Only statehood can provide the political representation to secure Regional Queensland’s development and prosperity. No longer would it be hampered by the competing interests of a government pandering to the voters of South East Queensland, in particular the ideology of the ‘concrete jungle’ environmentalists. In addition to its allocation of Federal electorate lower house members, Regional Queensland would have 12 Senators pushing the ‘barrow’ for our share of Commonwealth funding and projects.

South Australia with its near equivalent population and area of the proposed new North Eastern State provides the best comparison of likely political representation. In its bicameral parliament, the House of Assembly has 47 members, each representing an electorate while the Legislative Council has 22 members. Additionally, in the Commonwealth Parliament, South Australia has 11 members in the House of Representatives and 12 members in the Senate.
 
FINANCIAL AND ECONOMIC VIABLITY
In the decision to accept the creation of a new state it is paramount that it can be demonstrated that it will be both financially and economically viable while ensuring that the remaining part of the state is also viable.
 
The Queensland Treasury Annual Report, 2015-16 detailed that total revenues were $36B. 47 percent ($16.7B) was provided by the Commonwealth Government in the form of the GST redistribution, grants and contributions. $10.3B was collected in state taxes, $2B in royalties and $6B in contribution from state owned enterprises.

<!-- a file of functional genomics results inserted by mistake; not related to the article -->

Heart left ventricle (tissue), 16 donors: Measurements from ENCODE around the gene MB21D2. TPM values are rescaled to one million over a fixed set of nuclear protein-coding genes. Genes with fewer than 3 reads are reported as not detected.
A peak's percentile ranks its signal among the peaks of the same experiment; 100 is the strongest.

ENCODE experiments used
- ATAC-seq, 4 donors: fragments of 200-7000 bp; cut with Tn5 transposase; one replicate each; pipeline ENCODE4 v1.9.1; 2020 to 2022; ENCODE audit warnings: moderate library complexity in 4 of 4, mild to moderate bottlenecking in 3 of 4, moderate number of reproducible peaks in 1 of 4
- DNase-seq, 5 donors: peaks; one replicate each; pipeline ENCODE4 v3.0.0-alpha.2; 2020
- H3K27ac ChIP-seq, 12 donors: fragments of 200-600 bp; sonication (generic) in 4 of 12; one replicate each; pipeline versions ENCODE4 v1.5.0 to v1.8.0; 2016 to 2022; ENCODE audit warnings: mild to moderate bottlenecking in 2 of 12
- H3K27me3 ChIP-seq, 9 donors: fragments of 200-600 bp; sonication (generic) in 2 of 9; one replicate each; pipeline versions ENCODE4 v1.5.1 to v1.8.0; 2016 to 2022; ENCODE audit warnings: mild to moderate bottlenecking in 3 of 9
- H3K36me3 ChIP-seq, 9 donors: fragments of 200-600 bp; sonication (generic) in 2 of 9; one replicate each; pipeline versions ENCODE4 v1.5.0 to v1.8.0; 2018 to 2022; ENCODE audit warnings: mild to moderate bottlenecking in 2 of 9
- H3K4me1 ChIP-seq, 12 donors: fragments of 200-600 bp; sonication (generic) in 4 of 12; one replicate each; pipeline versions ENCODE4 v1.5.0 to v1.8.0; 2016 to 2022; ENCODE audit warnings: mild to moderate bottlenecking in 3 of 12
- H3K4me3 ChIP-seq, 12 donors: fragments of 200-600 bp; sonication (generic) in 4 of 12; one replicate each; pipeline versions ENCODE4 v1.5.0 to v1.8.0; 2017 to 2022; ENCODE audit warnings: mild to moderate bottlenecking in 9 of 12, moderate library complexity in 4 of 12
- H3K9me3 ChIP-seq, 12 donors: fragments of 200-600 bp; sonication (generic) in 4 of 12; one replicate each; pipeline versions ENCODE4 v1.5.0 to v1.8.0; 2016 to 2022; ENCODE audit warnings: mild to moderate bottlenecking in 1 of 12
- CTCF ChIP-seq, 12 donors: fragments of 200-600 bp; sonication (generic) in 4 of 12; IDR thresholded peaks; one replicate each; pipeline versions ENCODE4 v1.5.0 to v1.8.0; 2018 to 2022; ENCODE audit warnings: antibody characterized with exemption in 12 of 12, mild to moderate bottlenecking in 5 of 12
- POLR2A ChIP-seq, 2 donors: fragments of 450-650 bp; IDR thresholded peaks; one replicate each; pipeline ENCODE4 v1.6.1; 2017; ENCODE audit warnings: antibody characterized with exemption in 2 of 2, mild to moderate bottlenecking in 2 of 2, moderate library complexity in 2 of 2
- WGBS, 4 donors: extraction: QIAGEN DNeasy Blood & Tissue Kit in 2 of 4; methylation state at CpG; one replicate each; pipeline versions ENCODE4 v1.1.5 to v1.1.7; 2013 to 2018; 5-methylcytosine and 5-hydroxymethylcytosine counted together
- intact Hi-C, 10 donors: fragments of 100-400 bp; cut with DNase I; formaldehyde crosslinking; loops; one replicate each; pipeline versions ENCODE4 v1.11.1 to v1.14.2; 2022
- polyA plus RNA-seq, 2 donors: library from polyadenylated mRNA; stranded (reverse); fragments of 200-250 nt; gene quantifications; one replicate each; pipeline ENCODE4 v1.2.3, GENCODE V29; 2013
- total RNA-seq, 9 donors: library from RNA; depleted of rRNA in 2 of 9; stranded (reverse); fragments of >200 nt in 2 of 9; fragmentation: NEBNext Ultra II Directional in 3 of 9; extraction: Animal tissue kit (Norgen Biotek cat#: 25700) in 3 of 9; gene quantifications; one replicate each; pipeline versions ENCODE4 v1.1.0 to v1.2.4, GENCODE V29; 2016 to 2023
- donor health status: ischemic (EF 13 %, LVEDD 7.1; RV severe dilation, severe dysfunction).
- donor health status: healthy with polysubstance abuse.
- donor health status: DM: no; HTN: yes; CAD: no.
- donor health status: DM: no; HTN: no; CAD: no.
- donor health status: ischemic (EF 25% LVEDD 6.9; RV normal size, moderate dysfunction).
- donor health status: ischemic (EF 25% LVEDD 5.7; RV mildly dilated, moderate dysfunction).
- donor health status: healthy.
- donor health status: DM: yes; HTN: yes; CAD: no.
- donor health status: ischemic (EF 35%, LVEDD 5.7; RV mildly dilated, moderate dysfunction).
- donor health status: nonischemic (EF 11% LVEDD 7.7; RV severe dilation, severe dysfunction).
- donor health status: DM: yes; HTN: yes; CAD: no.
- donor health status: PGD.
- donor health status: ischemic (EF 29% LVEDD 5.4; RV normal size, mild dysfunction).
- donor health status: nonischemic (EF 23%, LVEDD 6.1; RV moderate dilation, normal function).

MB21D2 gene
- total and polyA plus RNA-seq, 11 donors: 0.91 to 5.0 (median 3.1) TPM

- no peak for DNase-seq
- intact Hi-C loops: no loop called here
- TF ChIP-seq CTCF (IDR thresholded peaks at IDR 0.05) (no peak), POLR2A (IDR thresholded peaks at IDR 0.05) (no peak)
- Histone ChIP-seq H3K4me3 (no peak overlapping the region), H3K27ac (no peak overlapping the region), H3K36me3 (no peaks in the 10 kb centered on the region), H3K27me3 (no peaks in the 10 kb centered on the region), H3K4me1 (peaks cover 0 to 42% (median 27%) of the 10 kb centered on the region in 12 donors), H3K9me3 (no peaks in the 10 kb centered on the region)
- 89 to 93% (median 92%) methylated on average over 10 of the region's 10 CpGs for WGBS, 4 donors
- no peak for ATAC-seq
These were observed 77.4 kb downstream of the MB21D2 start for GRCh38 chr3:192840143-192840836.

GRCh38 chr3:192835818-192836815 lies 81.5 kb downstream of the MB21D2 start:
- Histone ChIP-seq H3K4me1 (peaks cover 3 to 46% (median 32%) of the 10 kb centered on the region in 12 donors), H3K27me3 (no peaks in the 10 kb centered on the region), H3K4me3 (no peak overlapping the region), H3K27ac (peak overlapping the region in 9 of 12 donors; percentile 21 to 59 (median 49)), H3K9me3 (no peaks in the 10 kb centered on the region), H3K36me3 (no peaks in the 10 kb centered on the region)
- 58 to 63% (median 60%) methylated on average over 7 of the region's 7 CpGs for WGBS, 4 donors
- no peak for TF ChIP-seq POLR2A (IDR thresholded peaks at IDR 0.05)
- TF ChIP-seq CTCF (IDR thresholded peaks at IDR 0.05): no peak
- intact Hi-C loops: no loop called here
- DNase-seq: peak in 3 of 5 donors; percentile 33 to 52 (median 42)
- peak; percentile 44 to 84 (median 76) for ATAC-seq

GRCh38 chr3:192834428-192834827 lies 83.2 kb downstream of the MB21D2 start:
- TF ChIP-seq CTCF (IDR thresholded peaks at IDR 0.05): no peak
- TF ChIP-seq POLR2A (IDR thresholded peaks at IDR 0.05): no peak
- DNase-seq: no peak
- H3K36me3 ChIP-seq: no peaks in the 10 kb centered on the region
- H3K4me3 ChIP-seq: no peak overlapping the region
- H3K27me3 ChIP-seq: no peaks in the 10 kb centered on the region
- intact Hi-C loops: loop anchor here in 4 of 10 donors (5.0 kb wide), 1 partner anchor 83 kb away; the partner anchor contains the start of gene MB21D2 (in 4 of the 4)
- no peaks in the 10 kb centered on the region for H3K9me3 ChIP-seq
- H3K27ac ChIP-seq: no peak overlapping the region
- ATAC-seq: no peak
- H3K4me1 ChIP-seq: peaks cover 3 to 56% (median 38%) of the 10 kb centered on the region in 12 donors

In comparison, the South Australian Budget 2015-2016 detailed revenue totalling $17B, just less than half that of Queensland’s. 53 percent ($9.2B) was provided by the Commonwealth Government in the form of the GST redistribution, grants and contributions. $4.5B was collected in state taxes of which royalties contributed a little more than $300M and $2.3B in contributions from state owned corporations. It is worth noting that South Australia expends $7.5B of its annual budget on public service wages and entitlements.
 
South Australia provides the best measure to determine whether a new North Eastern state is viable. The population of South Australia is approximately 1.5 million and has an area of some 900,000 km2. Combined Central and Northern Queensland have a similar population and an area of more than 1.3 million km2. Much more of north eastern Australia is under cultivation while it also has greater share of natural resources. South Australia generates less than $400M in royalty payments while Queensland’s royalty revenue is more than $2B with most of that being earn from projects in Central and North Queensland.